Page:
COUNCIL BLUFFS — When Anthony Sherry closes his eyes and thinks about his senior year, he sees gold — and lots of it.
The Glenwood star and future Iowa State wrestler has never been known to shy away from his goals, but in his last year as a high school athlete, Sherry is aiming higher than ever.
It’s not that he wants to win any more than he ever has; his ultra-competitive nature has been ingrained since day one. And it’s not like he needs to prove his worth to college coaches; he’s already Division I-bound, after all.
Sherry just wants to find satisfaction — if only for a moment — before he moves on to new challenges at the collegiate level.
“I’m never really satisfied unless I’m winning,” Sherry said. “I feel like I always get second a lot.”
To Sherry, making the most of his senior year means taking home state titles in every sport he plays.
Wrestling in the winter? That one is obvious. Football in the fall? Not too much of a stretch, either. Track in the spring? That’s bold, considering he hasn’t been out for the team since he was in eighth grade.
“Oh, yeah,” he said, unfazed. “That will be interesting.”
Sherry’s ambitious senior campaign got off to a prolific start at the end of August when he announced that he had committed to Iowa State, selecting the Cyclones over Nebraska and South Dakota State, among others.
“I really liked the place when I visited it,” Sherry said, “and that’s where I felt the most comfortable at, and where I think can get the best results, I guess.”
At Iowa State, Sherry will join a program seeking to re-emerge as one of the nation’s best after a slew of less-than-stellar seasons. Sherry said first-year coach Kevin Dresser’s reputation of pushing athletes to reach their potential factored into his decision.
“At Virginia Tech, he kind of made that program into something, so I trust what he’s doing,” he said.
In Sherry, the Cyclones will get a projected 184-pounder who’s placed at the state tournament three times, trained at nearly every club in southwest Iowa and competed all over the country.
Sherry has been immersed in the sport for as long as he can remember. He watched his uncle and two-time state medalist Rodney Grap compete at Glenwood when Sherry was only a toddler, and soon he was on the mat, too.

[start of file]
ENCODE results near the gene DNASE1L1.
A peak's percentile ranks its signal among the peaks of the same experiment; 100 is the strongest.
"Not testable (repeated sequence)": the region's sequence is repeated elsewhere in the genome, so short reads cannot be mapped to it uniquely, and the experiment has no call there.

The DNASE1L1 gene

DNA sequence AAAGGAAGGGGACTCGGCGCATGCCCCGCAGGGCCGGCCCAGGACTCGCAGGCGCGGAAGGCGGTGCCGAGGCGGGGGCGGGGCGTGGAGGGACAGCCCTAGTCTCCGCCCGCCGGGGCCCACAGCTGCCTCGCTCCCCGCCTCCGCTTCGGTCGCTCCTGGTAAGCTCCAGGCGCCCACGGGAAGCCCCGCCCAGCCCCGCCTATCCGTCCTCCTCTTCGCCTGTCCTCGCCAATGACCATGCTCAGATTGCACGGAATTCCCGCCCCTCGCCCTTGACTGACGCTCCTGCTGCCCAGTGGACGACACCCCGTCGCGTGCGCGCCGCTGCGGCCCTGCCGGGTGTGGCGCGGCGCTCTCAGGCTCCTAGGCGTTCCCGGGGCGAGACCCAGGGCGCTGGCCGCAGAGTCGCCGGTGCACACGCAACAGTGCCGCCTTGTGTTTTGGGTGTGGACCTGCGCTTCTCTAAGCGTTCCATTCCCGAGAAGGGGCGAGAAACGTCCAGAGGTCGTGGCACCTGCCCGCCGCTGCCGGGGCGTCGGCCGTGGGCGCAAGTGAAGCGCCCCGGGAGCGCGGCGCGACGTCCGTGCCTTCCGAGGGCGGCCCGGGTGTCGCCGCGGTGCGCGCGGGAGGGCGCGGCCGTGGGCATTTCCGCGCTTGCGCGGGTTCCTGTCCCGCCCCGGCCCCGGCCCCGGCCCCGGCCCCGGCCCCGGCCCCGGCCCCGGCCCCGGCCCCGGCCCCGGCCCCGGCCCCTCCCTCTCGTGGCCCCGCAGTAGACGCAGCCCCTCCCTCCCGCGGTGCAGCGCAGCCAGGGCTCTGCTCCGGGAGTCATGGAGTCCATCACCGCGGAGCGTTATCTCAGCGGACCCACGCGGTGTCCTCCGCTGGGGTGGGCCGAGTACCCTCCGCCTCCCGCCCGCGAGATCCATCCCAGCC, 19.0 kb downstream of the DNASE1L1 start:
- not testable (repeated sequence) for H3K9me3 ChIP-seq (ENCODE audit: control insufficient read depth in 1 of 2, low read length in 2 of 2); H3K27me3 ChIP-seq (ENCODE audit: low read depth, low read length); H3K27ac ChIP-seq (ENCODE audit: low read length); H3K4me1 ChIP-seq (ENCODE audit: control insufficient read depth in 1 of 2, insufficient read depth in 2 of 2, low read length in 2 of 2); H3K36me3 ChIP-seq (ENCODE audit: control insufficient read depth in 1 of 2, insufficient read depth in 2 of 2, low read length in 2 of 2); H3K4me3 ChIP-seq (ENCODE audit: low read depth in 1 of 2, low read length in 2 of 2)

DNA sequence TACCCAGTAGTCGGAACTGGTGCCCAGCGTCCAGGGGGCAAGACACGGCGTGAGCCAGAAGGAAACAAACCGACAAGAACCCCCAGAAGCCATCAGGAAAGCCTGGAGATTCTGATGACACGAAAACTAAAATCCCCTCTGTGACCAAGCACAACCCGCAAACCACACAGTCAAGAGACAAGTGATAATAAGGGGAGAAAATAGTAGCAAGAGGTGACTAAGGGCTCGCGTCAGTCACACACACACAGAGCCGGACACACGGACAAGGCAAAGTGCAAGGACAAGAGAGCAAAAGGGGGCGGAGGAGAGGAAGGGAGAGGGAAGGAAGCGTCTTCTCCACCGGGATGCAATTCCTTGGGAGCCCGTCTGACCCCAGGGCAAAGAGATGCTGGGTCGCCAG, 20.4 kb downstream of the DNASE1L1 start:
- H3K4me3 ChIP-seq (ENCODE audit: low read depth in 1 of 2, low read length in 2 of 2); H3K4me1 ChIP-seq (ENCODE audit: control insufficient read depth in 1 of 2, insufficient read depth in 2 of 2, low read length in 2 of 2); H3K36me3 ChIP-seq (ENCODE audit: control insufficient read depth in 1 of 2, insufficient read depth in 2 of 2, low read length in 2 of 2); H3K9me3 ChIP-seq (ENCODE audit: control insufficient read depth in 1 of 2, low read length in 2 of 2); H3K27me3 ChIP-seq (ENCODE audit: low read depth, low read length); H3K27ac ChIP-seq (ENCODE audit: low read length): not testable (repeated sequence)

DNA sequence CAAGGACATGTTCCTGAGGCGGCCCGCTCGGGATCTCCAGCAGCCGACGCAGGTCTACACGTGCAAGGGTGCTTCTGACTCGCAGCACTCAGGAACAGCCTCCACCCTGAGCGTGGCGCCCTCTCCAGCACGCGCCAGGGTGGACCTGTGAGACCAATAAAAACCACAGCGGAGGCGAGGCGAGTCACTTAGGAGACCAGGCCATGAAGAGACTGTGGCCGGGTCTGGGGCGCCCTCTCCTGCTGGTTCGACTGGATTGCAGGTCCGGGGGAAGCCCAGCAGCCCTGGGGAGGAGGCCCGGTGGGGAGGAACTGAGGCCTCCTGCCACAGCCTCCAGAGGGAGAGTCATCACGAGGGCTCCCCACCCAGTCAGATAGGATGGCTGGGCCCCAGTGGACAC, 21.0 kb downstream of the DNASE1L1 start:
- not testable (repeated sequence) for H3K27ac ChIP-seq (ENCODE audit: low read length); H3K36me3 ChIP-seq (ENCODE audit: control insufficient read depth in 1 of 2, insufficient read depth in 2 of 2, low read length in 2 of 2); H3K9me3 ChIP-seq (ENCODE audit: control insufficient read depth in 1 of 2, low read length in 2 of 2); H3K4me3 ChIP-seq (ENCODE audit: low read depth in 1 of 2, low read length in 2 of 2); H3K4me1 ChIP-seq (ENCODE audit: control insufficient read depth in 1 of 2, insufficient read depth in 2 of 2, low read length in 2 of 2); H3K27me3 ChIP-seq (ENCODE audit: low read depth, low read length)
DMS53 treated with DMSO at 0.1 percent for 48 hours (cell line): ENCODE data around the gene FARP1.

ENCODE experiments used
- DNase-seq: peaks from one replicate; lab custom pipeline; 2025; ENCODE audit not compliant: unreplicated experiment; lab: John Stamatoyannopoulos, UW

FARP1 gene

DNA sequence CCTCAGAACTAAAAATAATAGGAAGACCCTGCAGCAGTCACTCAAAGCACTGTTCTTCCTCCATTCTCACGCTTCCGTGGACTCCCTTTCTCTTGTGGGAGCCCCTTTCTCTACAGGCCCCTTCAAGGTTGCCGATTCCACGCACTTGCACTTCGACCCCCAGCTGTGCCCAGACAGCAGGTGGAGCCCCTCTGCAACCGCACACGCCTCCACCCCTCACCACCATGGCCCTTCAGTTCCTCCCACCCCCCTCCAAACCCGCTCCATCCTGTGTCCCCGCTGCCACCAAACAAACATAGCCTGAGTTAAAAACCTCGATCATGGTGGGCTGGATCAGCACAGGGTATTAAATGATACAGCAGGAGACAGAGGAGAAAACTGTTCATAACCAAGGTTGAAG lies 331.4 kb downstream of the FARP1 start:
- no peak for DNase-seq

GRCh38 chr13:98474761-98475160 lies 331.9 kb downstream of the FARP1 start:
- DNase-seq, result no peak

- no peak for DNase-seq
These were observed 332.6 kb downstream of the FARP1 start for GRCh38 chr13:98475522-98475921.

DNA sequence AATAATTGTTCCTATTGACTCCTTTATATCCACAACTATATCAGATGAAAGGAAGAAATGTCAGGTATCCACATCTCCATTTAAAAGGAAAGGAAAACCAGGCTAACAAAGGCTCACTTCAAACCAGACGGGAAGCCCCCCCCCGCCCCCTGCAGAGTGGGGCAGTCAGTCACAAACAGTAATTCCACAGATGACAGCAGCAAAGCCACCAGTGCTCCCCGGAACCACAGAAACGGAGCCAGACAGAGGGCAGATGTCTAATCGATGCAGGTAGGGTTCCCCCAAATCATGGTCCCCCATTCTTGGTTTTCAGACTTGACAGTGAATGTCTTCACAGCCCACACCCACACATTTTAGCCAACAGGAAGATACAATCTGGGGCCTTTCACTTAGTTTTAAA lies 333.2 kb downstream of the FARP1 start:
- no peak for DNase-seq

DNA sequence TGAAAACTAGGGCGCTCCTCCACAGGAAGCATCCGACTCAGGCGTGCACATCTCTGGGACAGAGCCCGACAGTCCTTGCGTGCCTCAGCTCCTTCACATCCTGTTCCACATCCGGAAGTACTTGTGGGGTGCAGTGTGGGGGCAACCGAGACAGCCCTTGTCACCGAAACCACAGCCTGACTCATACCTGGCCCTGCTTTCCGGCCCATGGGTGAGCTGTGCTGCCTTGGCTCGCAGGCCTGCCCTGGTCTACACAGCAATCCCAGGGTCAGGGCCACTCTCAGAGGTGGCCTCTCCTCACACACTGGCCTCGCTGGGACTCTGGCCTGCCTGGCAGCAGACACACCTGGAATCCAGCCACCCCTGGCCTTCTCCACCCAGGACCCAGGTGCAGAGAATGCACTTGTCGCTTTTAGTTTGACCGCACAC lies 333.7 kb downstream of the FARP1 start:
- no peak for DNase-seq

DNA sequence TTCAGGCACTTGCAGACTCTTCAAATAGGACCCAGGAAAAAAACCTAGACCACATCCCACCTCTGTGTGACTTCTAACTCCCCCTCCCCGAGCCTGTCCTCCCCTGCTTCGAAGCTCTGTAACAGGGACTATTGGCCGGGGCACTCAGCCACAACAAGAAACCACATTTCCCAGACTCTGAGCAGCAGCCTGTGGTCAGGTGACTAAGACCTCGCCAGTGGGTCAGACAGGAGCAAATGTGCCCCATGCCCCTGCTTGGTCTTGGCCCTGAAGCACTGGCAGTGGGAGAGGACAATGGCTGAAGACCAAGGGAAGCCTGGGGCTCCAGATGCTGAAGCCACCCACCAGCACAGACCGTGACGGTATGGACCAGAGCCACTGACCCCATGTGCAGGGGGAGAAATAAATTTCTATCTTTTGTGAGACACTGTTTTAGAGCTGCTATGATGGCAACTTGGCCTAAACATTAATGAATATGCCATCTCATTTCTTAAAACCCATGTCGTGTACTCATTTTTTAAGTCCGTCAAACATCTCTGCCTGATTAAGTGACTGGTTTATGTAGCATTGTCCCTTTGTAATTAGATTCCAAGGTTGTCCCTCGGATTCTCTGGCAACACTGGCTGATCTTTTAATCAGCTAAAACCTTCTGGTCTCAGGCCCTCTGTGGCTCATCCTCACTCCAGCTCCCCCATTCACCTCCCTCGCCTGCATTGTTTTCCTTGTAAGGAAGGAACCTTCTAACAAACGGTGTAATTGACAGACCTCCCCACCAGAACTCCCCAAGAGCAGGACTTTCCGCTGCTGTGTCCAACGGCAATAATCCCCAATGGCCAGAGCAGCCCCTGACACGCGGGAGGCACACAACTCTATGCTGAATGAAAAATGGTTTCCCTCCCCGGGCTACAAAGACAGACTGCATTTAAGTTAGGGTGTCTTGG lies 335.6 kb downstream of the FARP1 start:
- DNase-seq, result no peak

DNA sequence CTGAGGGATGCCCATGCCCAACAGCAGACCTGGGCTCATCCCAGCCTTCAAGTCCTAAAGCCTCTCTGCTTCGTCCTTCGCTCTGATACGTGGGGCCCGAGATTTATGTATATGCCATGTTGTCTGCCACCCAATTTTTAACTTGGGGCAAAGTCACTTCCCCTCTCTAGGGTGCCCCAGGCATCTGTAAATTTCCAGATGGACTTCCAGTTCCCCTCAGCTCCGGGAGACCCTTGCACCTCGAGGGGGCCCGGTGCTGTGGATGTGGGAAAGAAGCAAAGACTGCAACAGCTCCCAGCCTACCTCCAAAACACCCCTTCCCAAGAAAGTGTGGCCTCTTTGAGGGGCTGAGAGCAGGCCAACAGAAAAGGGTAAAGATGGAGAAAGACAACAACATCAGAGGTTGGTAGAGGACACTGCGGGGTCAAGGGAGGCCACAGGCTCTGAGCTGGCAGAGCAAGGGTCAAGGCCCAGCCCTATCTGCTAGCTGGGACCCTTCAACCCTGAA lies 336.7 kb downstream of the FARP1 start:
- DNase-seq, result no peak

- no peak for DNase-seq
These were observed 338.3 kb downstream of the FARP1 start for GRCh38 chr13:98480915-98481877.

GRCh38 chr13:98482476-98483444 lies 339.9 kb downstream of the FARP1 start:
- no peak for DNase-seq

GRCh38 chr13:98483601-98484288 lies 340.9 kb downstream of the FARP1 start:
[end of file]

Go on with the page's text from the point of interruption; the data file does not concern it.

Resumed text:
“He was actually in my classroom when he was 8 years old,” Glenwood coach Brad Asche said. “I knew how dedicated he was to the sport.”
“I’ve done national tournaments since I was about 6,” Sherry said, “so I have a lot of experience. I feel like that’s really helped me get to where I’m at.”
One of his earliest triumphs was a Super PeeWee state championship that he won after his mother, Lisa, told him she’d give him a Nintendo DS if he came out on top.
By the time he was in junior high, it was clear to those who spent time with him that his stock would only keep rising.
“You could pretty much tell,” Asche said, “that he had the talent to do whatever he wanted to.”
As an eighth-grader and a freshman, he earned double All-America honors in freestyle and Greco-Roman at Fargo Nationals. His prep career began with a fourth-place finish at state at 160 pounds, and, much to his chagrin, he placed fourth again at 170 as a sophomore.
Sherry’s state runner-up finish at 182 in February was his best yet, but also his most painful. After all the time he’d put into it, second place wasn’t good enough.
“I think obviously he’s very hungry for one (state title),” Asche said. “I don’t think there’s going to be a lot stopping him from it this year.
“I think we’ll see a whole different Anthony Sherry.”
After losing in the finals, Sherry trained nearly every day until he tore his elbow at Fargo in July.
He was able to keep playing football — Sherry was a starting safety for Glenwood’s 2016 state semifinalist team — but he didn’t get the chance to wrestle again for 1½ months.
Finally, on Sept. 2, Sherry traveled to Ames to wrestle with his future team outside of Jack Trice Stadium.
It was his first step toward his next set of lofty goals.
“I’m trying to win some titles,” Sherry said. “In my opinion, wrestling’s too hard and too much work if you’re not out there to be the best person there all the time.
“I’m going there, and I’m trying to win a national title. I’m trying to be on the Olympic team eventually. I’m trying to do all that. I’m not just there to get the experience.”